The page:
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Creating a Fair and Just Culture: One Institution's Path Toward Organizational Change

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Background: Health care organizations have begun to move toward a nonpunitive, or "blame-free," process when analyzing medical errors and near misses. The Dana-Farber Cancer Institute's (Boston) "Principles of a Fair and Just Culture," define for staff and managers behavioral expectations when an error occurs.

Creating the Principles of a Fair and Just Culture: The principles focus not just on patient safety but on a culture of safety and transparency in all the organization's functional areas, including nonclinical departments such as information services, administration, and research.

Incorporating the Principles into Practice: Introducing the principles is a gradual process, one that requires continual education and discussion among staff at all levels and a commitment to examining and changing many of the systems, policies, and procedures that guide the organization's work. A survey conducted in January 2007 revealed that the clinical areas had sustained higher-than-average scores and that the nonclinical areas showed improvement.

Discussion: Changing a long-standing culture of blame, control, and disrespect to one that embraces principles of fairness and justice and standards of respectful behavior is a major undertaking. Educating and involving clinical and administrative leaders, who work directly with staff and play a pivotal role in translating the principles into practice, is especially important.

Document Type: Research Article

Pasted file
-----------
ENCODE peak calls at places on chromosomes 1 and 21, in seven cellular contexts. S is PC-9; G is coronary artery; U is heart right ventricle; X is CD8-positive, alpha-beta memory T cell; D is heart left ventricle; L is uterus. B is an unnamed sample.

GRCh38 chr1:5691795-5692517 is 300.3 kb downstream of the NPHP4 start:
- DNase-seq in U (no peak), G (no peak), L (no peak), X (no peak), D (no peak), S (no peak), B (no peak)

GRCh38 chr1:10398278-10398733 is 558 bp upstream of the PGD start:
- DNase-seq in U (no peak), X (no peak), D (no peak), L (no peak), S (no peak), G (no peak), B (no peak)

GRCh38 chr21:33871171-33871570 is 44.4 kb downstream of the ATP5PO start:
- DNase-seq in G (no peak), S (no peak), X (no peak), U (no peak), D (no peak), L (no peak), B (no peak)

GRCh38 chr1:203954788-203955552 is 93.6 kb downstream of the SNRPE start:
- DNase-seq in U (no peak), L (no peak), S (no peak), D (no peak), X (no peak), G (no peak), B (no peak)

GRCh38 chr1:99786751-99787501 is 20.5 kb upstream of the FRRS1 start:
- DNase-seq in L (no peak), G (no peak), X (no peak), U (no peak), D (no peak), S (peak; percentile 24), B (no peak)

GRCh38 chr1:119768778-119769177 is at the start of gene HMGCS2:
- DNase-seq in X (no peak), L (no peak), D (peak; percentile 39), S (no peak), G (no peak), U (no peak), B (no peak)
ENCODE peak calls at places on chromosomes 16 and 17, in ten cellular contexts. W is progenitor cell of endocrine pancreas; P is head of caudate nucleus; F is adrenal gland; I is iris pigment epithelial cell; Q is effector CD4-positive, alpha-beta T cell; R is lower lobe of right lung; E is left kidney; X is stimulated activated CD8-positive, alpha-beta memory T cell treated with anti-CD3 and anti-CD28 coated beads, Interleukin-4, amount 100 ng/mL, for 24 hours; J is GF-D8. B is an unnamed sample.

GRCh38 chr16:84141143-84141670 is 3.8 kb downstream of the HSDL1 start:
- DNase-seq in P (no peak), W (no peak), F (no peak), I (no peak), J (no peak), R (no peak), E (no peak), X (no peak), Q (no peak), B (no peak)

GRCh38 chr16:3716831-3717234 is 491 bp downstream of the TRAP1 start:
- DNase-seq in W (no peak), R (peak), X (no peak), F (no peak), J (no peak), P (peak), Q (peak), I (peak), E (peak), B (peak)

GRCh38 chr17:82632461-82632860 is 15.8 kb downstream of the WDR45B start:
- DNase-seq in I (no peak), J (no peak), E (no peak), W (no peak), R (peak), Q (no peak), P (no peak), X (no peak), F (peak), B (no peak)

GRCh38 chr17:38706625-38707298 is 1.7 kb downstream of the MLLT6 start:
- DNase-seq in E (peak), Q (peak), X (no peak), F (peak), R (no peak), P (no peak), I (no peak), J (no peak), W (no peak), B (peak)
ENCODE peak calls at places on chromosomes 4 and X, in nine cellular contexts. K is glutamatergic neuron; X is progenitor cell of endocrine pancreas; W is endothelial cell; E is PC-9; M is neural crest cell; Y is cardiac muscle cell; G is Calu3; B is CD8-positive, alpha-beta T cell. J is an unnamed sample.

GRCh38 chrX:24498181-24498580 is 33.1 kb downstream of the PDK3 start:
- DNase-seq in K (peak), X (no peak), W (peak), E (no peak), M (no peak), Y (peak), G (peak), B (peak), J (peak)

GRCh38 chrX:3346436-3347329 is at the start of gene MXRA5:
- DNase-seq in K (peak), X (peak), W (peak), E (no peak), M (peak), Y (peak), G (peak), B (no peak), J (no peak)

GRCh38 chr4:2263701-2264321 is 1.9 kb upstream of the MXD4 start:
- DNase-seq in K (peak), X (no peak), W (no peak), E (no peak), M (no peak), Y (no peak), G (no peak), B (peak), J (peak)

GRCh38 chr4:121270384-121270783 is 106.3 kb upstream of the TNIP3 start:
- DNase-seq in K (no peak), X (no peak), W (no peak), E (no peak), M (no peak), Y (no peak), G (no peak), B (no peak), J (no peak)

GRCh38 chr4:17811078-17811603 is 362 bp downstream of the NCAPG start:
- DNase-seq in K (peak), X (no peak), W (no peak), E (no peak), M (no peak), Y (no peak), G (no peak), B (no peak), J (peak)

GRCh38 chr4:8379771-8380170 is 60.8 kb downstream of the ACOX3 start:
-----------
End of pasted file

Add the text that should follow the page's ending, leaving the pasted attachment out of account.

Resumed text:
Publication date: October 1, 2007

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  • Published monthly, The Joint Commission Journal on Quality and Patient Safety is a peer-reviewed publication dedicated to providing health professionals with the information they need to promote the quality and safety of health care. The Joint Commission Journal on Quality and Patient Safety invites original manuscripts on the development, adaptation, and/or implementation of innovative thinking, strategies, and practices in improving quality and safety in health care. Case studies, program or project reports, reports of new methodologies or new applications of methodologies, research studies on the effectiveness of improvement interventions, and commentaries on issues and practices are all considered.

    David W. Baker, MD, MPH, FACP, executive vice president for the Division of Healthcare Quality Evaluation at The Joint Commission, is the inaugural editor-in-chief of The Joint Commission Journal on Quality and Patient Safety.

    Also known as Joint Commission Journal on Quality Improvement and Joint Commission Journal on Quality and Safety
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